|This page describes a feature in AmCAT 3.4|
|View other version: 3.3 - 3.4 - 3.5|
In your analysis you are interested in certain concepts. However, textual documents contains words, not concepts. To measure the attention for concepts you have to create search strings that measure the attention for the concepts of interest. With a search string you describe this concept using words. You can optimalize your search strings by using synonyms or wildcards, by including conditions and by searching for phrases rather than merely seperate words. A good search string results in every article containing a certain concept without including irrelevant articles. You can find a complete overview of the rules for formulating search strings by cliking on the 'Search Syntax Help' button below the 'Keyword Search string(s)' field in the AmCAT Query Search function (see yellow box Figure 6.1.1). It is important to note that AmCAT does not take capitals into account for the words you enter in your search strings (e.g., you enter 'obama' in as a search term, not 'Obama'). However, if you use boolean search terms (e.g., OR, AND or NOT) you do need to use capitals. Below you find an overviews if the AmCAT Keyword Search operators.
Please note that the quality of your automatic content analysis depends on the quality of your search strings, which in turn depends on the reliability of your search strings. Hence, it is very important to test the reliability of your search strings.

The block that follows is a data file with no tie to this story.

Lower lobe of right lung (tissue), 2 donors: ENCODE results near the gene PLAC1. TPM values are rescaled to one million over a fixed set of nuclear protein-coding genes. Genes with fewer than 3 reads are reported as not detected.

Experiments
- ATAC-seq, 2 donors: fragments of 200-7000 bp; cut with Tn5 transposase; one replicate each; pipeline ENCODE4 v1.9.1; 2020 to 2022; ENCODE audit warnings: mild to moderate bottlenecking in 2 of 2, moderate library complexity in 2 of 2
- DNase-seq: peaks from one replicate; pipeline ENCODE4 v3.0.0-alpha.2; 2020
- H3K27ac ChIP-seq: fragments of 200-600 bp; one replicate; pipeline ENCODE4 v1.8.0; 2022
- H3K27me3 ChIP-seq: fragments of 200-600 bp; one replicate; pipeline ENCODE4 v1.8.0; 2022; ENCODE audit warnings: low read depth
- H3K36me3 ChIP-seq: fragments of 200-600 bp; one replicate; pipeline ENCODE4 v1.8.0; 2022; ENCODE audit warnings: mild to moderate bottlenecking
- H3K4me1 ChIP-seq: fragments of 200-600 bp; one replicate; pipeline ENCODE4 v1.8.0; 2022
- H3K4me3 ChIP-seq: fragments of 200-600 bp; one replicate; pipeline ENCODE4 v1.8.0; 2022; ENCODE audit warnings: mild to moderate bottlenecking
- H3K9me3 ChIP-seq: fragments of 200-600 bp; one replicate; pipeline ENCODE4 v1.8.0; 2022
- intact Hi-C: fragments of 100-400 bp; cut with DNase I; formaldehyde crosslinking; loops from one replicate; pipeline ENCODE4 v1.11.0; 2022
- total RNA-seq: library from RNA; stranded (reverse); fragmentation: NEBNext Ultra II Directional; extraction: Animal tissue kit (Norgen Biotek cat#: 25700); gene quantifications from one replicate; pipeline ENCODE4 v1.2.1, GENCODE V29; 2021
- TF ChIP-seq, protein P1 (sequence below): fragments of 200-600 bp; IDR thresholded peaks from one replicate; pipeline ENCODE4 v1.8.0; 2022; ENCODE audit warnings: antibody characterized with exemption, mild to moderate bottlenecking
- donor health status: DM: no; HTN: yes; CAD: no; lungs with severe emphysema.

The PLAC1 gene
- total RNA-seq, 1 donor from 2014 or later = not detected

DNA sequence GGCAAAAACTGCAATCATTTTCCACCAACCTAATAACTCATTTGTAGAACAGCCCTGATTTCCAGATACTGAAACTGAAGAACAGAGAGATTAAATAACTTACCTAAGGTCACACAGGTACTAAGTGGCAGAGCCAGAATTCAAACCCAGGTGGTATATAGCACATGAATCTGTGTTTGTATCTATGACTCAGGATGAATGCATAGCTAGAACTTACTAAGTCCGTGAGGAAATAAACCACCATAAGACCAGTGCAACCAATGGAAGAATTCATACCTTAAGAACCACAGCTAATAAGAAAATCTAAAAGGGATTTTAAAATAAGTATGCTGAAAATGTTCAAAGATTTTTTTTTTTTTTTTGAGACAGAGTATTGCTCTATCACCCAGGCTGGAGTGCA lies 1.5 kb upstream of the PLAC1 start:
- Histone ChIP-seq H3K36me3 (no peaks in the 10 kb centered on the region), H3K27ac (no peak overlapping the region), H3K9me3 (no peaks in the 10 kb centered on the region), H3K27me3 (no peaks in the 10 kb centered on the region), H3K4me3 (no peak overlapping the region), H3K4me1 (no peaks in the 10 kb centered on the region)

|Notation in Query screen||Description|
|obama OR terrorism; obama terrorism||Articles that contain either the word obama or the word terrorism. When there is a blank space between two words, AmCAT automatically selects the boolean search term OR in the search.|
|obama AND terrorism||Articles that contain both the word obama and the word terrorism.|
|obama NOT terrorism||Articles that contain the word obama, but not the word terrorism.|
|"obama fights terrorism"||Articles that contain the particular phrase 'obama fights terrorism'. Only when an article litterally contains these three words in this particular order, they will be found with this search string.|
|"obama terrorism"~5||Artices that contain the word obama and the word terrorism within five words from each other. You can use any number after the tilde grapheme (~), but it must be higher than two.|
|"(obama OR biden) (iran OR terrorism)"~10||The article contains either the word obama or the word biden, at a maximum distance of ten words from either the word iran or the word terrorism.|
|* or ? (wildcards)||A ? in a search term indicates that the place of ? can be changed into any character. For example, terrori? can be terrorism or terrorist. The place of a * can be changed into any other character or combination of multiple characters. For example, economi* can be changed to economic, economical, economic state or even into a longer word. You cannot enter a wildcard at the beginnng of a search term.|
|Indetifier#||The hashtag allows you to label your long search string with a clear, single name. The AmCAT output will only display your identifier (the word(s) in front of the hashtag) for your entire search string. For example, if you use the search string Isreal# "israel* OR idf) (attach* OR invade* OR invas*)"~10, AmCAT will only use the word Israel in the output for the search string.|
|( ) Brackets||Using brackets allows you to make more complicated combinations of modifiers like OR, AND or NOT. This is similar to the use of brackets in a mathematical formula.|
|Headline: obama||Displays the articles that contain the word obama in their headlines.|